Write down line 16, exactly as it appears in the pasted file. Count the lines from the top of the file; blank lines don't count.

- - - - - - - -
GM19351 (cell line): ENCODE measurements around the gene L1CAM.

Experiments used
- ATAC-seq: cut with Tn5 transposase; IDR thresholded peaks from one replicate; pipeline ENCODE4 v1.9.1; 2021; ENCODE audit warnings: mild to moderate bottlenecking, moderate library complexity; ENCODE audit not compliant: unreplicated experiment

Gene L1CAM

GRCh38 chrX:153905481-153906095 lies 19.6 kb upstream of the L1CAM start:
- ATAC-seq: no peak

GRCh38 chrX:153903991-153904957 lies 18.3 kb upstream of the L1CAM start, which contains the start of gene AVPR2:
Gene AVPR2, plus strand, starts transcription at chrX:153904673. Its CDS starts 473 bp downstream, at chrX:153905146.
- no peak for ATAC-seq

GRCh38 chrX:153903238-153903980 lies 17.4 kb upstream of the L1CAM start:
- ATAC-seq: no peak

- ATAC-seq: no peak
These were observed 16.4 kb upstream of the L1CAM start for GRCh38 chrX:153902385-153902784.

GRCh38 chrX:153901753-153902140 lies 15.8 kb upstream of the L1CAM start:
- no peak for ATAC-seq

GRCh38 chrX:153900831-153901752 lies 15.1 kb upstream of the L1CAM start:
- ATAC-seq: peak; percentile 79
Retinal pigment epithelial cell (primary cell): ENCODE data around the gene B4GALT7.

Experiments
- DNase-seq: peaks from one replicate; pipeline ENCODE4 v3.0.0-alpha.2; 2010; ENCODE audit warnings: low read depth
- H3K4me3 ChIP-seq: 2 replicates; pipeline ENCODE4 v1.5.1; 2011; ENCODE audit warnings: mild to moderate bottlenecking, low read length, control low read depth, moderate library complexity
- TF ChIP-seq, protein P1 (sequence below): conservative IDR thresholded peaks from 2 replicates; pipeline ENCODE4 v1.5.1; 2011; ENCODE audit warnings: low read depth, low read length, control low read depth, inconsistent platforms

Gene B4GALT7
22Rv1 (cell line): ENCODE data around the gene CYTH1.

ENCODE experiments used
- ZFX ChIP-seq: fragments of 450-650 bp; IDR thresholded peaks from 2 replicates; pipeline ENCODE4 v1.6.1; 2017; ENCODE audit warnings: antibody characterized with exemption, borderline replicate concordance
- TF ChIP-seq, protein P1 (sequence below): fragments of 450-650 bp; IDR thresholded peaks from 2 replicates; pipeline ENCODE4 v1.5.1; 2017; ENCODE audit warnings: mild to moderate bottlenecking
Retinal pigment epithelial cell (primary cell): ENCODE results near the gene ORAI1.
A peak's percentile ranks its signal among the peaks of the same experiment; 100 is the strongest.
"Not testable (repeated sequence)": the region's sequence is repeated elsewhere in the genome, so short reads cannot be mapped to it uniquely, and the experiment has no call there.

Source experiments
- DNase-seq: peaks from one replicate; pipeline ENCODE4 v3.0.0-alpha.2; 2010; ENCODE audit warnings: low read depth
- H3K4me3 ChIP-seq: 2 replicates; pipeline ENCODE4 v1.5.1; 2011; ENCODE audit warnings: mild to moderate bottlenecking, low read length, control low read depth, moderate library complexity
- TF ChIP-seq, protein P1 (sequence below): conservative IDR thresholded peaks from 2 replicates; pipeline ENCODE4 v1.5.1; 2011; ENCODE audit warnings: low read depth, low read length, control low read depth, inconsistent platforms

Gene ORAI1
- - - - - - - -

GRCh38 chrX:153900831-153901752 lies 15.1 kb upstream of the L1CAM start: